On Friendship, Reading and Connecting
By Catherine Temma Davidson
This morning I finished the last line of The Story of a Lost Child, the fourth and final book of Elena Ferrante’s Neapolitan novels. It was 5 am; everyone in my house was asleep. With the final image in my mind, I put down the book. I was filled with a feeling from childhood, once common, now rare: a strong desire to believe that Lila, the brilliant friend of the narrator, really exists. I wanted to remain close to her, close to the world of the novel, even as Ferrante’s wonderful book made me question my need to connect through stories, to impose on life’s chaos the order of narrative.
The person I wanted to call immediately was my friend Diane McDaniel. I live in London and she lives in Los Angeles, but we have been reading the story of Lila and Elena in tandem. I gave her the first volume in 2014, after I borrowed it from my mother. That year became one of the worst of her life, from the point of view of Fate: Diane lost work she loved, her beautiful mother died, and she was diagnosed with ovarian cancer. Yet this year has also given her gifts: loving connections with friends and family, a renewed sense of purpose, and above all, her voice as a writer as she explores her experiences on Medium in pieces full of illumination and insight.
One of the gifts that this year has given me is deeper pleasure in sharing with my friend the work of words. Diane and I first met each other more than twenty years ago in graduate school at USC. Diane was embarking on a PhD in English and I had begun a Masters in Professional Writing. We started gabbing about books and writing, and our conversation continued through roller coaster romances, marriage, children, and on into the pastures and fissures of middle age.
Lately, Diane and I have talked a lot about our new literary crushes: Ferrante and Karl Ove Knausgaard. These epic yet intimate novels seem just the thing at this time in our lives, and we can’t get enough of them. Diane has already finished the last Ferrante; I can’t wait to discuss it with her. For the last week I have sent her snaps of my progress as I moved towards the end. Our shared passion feels like the purest form of escape. But I think there’s more to it.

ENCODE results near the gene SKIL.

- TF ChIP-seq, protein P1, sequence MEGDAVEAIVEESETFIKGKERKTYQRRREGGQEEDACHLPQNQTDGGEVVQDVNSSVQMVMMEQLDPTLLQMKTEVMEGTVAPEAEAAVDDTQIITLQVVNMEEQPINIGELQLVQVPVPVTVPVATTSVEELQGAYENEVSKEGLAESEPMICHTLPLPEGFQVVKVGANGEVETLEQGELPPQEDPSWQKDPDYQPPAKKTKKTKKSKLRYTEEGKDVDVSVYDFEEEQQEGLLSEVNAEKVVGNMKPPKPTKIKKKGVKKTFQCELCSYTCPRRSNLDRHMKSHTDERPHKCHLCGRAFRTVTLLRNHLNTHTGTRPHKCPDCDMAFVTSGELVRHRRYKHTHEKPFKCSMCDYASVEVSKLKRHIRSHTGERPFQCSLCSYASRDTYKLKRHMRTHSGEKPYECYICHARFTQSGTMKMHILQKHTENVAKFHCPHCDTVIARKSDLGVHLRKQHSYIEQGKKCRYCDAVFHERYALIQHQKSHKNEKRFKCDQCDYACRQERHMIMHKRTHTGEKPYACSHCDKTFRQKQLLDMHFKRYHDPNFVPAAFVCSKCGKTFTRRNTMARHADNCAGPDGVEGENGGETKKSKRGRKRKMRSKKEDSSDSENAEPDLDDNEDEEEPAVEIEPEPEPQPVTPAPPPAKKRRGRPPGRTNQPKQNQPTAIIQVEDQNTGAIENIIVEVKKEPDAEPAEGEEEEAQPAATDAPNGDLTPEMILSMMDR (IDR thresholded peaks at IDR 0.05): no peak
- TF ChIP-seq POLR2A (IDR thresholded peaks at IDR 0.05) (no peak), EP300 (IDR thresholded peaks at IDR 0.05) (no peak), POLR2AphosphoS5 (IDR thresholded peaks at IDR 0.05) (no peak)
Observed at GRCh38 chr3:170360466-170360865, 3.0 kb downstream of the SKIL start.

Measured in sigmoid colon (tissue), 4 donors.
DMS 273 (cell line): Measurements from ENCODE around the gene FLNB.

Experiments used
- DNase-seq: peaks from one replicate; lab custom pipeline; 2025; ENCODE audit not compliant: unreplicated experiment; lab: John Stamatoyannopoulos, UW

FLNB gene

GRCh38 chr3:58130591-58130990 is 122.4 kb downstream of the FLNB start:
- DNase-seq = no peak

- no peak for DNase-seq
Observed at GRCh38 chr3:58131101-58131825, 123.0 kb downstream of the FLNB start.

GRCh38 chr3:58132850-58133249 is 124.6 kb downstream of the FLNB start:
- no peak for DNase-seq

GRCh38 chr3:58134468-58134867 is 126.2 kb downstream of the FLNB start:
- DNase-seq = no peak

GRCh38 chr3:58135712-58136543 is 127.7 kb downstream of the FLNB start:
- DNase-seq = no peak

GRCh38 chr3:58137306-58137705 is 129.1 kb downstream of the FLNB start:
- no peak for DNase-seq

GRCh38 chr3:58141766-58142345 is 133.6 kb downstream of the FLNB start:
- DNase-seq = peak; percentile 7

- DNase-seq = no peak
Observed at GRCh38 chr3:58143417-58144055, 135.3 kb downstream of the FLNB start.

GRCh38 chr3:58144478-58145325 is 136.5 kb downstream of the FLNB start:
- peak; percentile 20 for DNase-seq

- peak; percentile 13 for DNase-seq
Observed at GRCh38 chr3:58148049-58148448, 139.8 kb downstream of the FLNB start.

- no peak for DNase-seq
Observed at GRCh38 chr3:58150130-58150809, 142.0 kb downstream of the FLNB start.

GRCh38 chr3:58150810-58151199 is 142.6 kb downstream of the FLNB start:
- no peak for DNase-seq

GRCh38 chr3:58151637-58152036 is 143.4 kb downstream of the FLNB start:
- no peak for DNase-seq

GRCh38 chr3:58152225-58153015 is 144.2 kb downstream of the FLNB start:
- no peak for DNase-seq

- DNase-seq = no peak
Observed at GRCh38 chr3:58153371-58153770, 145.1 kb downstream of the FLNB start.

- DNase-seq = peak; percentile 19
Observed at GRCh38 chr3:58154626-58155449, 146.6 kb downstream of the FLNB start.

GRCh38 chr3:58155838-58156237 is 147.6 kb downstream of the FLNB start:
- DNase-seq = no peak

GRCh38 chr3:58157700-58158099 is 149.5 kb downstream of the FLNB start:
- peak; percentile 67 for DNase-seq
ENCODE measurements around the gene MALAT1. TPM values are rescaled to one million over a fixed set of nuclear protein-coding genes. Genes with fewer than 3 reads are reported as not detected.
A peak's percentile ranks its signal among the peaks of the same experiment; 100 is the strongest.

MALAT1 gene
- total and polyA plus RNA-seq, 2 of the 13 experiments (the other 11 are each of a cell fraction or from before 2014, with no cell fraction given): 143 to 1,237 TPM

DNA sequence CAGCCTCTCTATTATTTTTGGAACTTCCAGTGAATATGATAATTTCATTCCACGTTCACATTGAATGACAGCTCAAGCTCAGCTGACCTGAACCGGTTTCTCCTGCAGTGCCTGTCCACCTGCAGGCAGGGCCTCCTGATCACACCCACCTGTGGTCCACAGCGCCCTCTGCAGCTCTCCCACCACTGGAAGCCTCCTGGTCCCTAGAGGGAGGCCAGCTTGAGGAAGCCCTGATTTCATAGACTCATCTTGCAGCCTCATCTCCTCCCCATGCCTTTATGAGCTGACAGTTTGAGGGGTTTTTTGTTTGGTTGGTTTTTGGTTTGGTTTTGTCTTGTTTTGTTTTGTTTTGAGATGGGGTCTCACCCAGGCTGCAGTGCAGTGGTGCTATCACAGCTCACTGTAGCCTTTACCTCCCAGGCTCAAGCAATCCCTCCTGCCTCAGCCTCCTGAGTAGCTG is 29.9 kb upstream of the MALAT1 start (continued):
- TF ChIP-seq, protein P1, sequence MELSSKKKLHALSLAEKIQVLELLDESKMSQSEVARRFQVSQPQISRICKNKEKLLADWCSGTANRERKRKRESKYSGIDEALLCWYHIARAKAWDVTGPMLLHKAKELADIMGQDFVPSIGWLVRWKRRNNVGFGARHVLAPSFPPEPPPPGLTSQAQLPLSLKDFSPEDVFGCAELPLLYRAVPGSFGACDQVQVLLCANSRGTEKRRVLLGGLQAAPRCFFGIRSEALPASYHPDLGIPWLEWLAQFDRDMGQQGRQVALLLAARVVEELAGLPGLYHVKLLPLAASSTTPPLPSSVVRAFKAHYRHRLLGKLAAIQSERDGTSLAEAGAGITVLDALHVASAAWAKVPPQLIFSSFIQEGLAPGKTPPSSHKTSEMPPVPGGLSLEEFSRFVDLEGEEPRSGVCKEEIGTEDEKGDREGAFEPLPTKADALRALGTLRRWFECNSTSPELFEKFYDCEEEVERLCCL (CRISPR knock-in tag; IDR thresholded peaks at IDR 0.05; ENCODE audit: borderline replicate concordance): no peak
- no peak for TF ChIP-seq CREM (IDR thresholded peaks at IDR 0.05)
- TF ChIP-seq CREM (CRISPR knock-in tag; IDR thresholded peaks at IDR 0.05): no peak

When I was 28, I uprooted myself from one country and moved to another. One of the ways I coped with losing a real place was by creating an imagined one. I became a writer after moving to London. I’ve also sent hundreds of thousands of emails and pictures across the ocean over the years. These mental connections create a space where I experience real intimacy. Sometimes I think of this space as a stream, a virtual atmosphere that rests above the earth and holds in place the disappointing dust of daily life. Here, I meet not only those I have lost but many others I could never have known — voices living and dead with whom I feel kinship.
I have another friend with whom I share an active reading life: my 85 year-old mother. She is also facing an abyss at the edge of old age. Yet she is vibrant and alive as ever in the the world of words. When my mother and I talk on the phone these days, it is often about books. We send each other recommendations all the time; we share poems. Recently, she wrote her first one, a couplet about creepy Antonin Scalia that sent chills down my spine. We both feel so lucky to have lived this long, to find this pleasure in our friendship on either side of the third age.